Chinese dust cloud 'improves smelly Japanese dish'

Sep 04, 2012
Picture of soybeans taken in Argentina in 2008. Natto, the Japanese breakfast dish of fermented soybeans, has a smell likened to sweaty feet but researchers have come up with an unlikely way of making it less whiffy—using bacteria from Chinese dust clouds.

Natto, the Japanese breakfast dish of fermented soybeans, has a smell likened to sweaty feet but researchers have come up with an unlikely way of making it less whiffy—using bacteria from Chinese dust clouds.

found in the yellow fug that drifts over from China are almost identical to the reagent usually added to the beans to start the , said Teruya Maki, an assistant professor at Kanazawa University.

The end result, labelled "Sky Natto", tastes like normal natto but doesn't have the overpowering smell that puts off so many first timers and divides Japan into those who love the protein-rich dish and those who hate it.

"We spotted this bacteria which is the same as that used for making natto," said Maki, who was studying the organisms in the Chinese dust cloud for their potential risks to human health.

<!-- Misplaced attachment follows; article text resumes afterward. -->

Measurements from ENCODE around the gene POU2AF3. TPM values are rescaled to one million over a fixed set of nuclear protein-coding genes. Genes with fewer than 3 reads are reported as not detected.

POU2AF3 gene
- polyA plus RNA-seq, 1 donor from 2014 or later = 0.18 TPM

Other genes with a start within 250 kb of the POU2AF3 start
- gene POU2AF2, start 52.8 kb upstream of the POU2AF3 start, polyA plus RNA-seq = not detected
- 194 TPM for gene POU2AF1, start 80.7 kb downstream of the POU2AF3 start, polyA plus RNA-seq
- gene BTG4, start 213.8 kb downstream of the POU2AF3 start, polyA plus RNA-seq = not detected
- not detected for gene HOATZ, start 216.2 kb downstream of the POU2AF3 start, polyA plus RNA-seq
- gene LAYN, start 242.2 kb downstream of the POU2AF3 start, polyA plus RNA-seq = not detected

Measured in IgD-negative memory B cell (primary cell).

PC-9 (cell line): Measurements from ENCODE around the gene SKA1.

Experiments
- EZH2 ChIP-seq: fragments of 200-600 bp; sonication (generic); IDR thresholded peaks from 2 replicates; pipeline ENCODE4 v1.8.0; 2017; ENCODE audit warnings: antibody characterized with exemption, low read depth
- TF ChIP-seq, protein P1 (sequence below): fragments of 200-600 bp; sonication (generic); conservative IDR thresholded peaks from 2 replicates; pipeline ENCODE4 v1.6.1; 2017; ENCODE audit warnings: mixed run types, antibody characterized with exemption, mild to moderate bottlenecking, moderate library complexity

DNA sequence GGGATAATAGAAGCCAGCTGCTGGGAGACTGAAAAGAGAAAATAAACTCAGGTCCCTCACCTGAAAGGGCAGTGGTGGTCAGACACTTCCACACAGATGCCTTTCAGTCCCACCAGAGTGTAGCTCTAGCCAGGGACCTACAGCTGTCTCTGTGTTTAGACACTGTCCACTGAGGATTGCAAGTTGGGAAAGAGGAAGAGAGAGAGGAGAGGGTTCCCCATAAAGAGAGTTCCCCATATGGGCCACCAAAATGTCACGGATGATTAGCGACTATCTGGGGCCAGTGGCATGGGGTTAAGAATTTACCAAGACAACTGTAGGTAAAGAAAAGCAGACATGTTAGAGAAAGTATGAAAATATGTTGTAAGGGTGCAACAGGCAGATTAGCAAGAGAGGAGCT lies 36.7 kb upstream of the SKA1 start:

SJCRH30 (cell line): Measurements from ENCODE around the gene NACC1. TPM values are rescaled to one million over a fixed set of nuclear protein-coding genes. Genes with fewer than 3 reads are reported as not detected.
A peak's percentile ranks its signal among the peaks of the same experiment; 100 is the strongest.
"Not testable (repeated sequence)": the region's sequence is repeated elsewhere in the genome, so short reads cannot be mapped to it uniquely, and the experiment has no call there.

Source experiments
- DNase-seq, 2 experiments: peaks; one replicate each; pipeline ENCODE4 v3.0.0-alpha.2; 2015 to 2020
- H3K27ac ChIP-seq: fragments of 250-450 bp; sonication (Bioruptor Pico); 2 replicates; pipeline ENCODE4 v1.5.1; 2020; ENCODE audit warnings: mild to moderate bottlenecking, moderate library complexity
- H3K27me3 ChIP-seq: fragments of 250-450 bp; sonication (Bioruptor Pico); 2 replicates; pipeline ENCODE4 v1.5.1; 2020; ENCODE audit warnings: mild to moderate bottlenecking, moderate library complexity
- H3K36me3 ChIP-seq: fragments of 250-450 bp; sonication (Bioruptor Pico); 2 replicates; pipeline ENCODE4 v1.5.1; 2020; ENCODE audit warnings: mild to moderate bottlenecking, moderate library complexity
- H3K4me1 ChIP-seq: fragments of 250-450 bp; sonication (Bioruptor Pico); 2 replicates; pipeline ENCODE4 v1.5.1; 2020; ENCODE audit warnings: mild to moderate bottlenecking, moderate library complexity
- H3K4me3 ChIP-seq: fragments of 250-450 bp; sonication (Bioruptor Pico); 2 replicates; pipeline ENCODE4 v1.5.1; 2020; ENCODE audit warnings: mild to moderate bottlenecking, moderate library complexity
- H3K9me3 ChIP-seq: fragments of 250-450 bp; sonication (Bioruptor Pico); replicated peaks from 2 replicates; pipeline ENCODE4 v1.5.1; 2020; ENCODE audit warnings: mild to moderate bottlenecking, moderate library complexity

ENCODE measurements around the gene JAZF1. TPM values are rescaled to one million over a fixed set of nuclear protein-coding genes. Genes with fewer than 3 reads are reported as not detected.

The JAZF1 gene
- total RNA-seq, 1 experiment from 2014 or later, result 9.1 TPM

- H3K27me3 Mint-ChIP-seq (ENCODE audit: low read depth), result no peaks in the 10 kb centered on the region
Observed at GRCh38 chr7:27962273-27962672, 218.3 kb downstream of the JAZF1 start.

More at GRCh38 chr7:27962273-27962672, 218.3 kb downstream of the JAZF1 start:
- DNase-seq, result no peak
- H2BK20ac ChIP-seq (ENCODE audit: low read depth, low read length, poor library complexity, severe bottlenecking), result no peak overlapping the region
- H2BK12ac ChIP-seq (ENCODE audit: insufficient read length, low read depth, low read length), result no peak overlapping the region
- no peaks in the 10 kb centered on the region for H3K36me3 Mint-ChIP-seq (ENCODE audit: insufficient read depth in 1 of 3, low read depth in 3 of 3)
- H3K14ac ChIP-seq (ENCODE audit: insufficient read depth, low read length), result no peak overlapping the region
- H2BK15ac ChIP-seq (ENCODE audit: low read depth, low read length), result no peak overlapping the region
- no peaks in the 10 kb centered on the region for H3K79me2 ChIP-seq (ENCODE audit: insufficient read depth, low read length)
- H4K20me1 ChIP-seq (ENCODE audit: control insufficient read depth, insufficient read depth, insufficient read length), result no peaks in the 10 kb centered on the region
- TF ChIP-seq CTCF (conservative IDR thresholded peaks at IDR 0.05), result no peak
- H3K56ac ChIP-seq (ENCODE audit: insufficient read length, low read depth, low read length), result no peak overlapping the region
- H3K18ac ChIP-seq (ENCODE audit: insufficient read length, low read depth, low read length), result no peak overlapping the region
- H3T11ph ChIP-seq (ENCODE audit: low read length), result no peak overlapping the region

After a test batch, Maki and his team persuaded a local natto manufacturer to adopt the recipe and produce Sky Natto for sale at the university, with an eye on cracking the local market.

Sky Natto has a much less overwhelming smell than regular natto and has greater nutritional value because it contains more magnesium and calcium, he said.

Clouds of travel from during Spring when winds whip up sand and transport it thousands of miles (kilometres), sometimes shrouding parts of Japan and the .

Natto, while not widely known outside Japan, can be found in health food shops in the West.

Explore further: Transport molecule forms a protective structure to guide proteins to cell membrane

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